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Promouvoir la responsabilité des transferts internationaux d'armes conventionnelles

Sixth Conference of States Parties to the
Arms Trade Treaty (CSP6)

 

17-21 August 2020

CSP6 was held by written procedure (with no in-person or virutal meeting taking place) (see announcement).

CSP6 Final Report

News alert

CSP6 Final Report

The Final Report of CSP6 was circulated to all stakeholders on 21 August 2020.

Presentations by CSP6 and CSP7 Presidents

Video presentations by the CSP6 President and the CSP7 President are now available:

CSP6 Decisions

The outcomes of the silence procedure on CSP6 draft decisions was announced by the CSP6 President on 19 August.

The list of draft decisions adopted and those that were not, as well as the objections raised is available on the website

CSP6 Information

The Sixth Conference of States Parties to the Arms Trade Treaty,took place from 17-21 August 2020 by written procedure
(Announcement).


The Status of Contributions

The status of contributions as at 01 October 2020 is available here.






The ATT rollover register as at 31 October 2019 is available here.













ATT reaches 110 States Parties

Afghanistan, China and Niue recently acceded to the Treaty, and Sao Tome and Principe recently ratified the Treaty, bringing the total number of States Parties to 110.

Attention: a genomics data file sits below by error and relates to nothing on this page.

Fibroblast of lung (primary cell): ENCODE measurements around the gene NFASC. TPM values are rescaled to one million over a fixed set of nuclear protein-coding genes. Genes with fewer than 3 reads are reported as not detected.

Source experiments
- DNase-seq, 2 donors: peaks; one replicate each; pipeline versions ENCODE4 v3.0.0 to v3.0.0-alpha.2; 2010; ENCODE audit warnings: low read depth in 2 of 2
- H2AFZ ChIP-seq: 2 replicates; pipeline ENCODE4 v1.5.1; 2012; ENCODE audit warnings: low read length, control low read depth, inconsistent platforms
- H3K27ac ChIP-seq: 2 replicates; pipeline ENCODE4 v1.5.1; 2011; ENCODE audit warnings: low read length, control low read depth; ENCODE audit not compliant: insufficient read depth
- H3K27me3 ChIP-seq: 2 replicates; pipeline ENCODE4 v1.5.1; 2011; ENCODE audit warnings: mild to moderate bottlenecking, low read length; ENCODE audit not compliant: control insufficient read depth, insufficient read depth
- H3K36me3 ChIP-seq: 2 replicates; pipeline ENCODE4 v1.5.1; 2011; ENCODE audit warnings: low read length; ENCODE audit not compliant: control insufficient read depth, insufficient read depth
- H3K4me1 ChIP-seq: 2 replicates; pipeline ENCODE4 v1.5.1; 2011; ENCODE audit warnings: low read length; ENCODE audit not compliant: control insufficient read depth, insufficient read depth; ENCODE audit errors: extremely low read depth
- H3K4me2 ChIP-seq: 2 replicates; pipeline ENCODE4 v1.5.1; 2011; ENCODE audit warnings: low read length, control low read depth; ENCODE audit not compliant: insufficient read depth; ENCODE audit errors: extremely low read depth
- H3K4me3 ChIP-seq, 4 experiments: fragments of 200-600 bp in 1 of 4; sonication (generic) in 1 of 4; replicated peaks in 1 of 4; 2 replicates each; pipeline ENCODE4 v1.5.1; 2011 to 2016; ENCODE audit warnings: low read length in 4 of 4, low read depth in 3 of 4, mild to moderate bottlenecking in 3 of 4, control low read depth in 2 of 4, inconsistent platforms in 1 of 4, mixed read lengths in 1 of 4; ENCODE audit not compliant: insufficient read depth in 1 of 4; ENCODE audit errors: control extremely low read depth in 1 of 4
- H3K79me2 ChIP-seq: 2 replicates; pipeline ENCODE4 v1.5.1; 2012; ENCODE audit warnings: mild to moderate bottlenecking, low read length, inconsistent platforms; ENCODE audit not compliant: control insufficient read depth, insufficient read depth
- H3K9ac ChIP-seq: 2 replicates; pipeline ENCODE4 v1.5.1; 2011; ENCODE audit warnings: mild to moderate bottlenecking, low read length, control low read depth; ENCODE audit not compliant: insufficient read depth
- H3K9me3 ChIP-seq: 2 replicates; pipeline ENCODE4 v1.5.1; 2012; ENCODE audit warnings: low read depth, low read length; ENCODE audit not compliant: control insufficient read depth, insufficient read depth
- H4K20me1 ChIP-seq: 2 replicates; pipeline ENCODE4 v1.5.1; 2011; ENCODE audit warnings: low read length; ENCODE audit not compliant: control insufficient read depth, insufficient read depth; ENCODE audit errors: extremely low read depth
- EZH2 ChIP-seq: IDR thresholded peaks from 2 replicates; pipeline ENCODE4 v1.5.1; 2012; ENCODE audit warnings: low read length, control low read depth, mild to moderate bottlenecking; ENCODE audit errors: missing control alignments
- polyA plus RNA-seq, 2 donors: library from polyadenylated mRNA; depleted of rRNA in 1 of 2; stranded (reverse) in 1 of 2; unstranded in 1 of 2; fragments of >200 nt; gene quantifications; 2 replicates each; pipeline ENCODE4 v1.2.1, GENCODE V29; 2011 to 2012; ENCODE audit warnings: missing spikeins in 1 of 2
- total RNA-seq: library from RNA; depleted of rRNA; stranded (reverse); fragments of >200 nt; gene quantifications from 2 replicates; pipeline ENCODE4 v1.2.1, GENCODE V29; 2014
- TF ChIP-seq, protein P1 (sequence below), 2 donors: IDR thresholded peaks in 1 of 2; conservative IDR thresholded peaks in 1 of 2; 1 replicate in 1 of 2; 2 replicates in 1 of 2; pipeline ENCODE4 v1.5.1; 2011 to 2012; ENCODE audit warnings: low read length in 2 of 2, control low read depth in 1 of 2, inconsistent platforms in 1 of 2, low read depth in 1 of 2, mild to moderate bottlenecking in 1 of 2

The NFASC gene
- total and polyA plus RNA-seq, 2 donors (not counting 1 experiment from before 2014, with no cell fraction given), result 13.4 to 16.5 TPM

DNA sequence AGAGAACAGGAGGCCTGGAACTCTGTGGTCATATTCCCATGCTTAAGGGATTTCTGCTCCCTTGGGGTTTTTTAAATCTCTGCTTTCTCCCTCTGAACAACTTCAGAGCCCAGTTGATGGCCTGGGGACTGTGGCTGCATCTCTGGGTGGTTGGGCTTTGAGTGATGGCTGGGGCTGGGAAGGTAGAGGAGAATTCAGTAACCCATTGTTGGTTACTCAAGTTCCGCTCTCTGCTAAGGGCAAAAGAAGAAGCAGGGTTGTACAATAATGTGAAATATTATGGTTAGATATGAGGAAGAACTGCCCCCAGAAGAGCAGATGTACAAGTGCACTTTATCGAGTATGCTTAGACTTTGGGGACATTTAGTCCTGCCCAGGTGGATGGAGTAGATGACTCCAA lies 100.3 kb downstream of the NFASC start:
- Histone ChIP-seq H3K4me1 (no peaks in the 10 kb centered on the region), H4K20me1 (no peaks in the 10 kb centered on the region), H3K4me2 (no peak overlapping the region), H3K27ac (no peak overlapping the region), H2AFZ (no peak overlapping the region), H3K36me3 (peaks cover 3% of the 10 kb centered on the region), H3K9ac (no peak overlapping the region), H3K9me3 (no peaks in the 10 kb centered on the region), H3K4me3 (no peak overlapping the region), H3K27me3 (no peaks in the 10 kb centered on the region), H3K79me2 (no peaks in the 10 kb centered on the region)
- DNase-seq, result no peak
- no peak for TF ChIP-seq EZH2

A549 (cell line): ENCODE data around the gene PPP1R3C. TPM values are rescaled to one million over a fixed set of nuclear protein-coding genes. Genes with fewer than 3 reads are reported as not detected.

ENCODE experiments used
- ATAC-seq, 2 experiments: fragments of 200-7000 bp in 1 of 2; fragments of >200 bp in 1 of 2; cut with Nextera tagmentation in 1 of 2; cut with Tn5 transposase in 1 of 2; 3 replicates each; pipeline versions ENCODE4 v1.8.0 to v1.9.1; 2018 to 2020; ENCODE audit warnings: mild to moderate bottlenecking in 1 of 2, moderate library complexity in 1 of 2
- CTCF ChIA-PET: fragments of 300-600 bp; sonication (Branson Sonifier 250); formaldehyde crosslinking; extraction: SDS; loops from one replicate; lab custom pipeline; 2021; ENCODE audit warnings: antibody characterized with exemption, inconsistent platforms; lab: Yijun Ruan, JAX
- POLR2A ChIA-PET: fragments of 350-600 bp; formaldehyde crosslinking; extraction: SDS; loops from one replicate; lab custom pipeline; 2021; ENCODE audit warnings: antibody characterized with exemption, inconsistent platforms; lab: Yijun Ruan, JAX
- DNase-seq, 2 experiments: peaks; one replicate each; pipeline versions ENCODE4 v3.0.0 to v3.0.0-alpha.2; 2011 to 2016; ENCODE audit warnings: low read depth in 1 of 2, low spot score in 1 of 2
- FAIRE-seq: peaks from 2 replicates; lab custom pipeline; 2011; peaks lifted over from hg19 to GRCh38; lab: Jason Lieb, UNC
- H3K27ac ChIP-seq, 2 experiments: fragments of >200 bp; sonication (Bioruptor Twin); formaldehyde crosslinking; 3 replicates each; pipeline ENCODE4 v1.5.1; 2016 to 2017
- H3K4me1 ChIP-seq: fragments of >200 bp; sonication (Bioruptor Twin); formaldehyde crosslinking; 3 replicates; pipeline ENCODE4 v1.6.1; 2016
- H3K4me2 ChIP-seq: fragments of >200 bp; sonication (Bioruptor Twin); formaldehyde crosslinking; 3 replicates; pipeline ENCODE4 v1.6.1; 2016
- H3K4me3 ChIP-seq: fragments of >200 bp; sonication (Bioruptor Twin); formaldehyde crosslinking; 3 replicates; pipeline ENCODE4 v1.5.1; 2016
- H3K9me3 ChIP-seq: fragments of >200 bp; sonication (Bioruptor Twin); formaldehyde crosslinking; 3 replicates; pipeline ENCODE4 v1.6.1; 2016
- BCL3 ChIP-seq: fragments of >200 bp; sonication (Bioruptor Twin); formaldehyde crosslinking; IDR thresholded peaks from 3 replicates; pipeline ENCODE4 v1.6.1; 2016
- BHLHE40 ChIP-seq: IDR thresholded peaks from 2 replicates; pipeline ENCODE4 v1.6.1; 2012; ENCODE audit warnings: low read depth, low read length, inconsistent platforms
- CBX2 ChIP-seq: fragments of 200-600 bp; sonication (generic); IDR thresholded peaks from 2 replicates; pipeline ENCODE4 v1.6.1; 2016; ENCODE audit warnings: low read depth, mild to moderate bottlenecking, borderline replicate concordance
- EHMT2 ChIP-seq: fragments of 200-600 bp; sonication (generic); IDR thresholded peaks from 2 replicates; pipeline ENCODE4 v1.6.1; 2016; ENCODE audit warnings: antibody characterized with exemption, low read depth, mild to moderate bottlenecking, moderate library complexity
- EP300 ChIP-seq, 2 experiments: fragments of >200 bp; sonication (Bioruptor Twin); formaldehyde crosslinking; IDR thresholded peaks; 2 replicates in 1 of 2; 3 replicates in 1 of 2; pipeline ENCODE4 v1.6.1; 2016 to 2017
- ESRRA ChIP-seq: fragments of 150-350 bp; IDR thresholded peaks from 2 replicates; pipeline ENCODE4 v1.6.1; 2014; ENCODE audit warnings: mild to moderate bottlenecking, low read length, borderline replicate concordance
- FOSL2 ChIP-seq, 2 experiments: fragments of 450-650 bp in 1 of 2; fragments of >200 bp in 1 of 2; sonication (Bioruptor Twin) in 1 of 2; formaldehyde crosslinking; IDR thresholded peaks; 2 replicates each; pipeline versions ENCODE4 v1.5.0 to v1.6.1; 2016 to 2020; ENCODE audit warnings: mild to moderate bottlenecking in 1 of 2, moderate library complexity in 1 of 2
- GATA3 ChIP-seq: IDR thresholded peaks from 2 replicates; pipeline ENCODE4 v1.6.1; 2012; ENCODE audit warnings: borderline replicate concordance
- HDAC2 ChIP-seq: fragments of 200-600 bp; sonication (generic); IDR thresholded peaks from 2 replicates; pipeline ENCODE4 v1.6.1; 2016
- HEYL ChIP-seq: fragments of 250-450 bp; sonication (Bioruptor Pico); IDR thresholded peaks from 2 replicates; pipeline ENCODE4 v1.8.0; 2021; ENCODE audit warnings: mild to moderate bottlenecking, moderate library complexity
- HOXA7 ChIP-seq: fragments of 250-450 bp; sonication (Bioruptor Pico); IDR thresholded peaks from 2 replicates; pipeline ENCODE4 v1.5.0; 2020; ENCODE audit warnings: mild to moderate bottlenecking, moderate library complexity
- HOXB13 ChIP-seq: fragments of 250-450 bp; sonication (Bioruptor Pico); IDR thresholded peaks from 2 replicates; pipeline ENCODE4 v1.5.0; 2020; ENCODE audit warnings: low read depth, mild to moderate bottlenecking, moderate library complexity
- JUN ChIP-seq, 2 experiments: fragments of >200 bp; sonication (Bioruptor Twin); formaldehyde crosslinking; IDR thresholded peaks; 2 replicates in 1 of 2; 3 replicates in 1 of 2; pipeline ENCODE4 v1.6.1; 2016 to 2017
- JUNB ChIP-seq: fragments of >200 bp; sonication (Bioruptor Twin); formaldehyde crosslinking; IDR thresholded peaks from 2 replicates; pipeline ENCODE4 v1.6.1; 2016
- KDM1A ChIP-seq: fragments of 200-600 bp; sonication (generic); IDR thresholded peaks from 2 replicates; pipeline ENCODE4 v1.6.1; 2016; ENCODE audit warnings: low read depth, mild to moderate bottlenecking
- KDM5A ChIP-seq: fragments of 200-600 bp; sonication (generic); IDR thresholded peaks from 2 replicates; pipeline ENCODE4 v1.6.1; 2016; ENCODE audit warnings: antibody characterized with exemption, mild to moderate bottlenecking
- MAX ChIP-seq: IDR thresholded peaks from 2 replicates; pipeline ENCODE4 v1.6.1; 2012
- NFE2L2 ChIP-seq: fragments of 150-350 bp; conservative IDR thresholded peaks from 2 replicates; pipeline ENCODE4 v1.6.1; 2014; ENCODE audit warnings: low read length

Join the ATT Secretariat`s Mailing List to receive updates

The Arms Trade Treaty

The Arms Trade Treaty (ATT) is an international treaty that regulates the international trade in conventional arms and seeks to prevent and eradicate illicit trade and diversion of conventional arms by establishing international standards governing arms transfers.

The Treaty came into force on 24 December 2014. At this stage the Treaty has a total of 110 States Parties and 31 States that have signed but not yet ratified the Treaty.

Status of ATT Participation

  • State Party
  • Signatory

Current President

On behalf of Sierra Leone, I take this opportunity as President of the 7th Conference of States Parties (CSP7) to welcome States Parties and all other Arms Trade Treaty (ATT) stakeholders.

During this CSP7 cycle, our work will focus on consolidating the accomplishments of the ATT.  We will prioritise the implementation of ATT decisions from the Conferences of States Parties, especially CSP6. We will base our decisions and actions on consensus. In pursuit of this goal, we look forward to engaging with all stakeholders, including civil society and industry. Our efforts will involve using existing ATT mechanisms – including our working groups, international assistance programmes, the Voluntary Trust Fund, and the Sponsorship Programme – to help improve the oversight capabilities of States Parties, particularly with respect to stockpile management and the national control systems in place to regulate the transit and trans-shipment of small arms and light weapons across borders.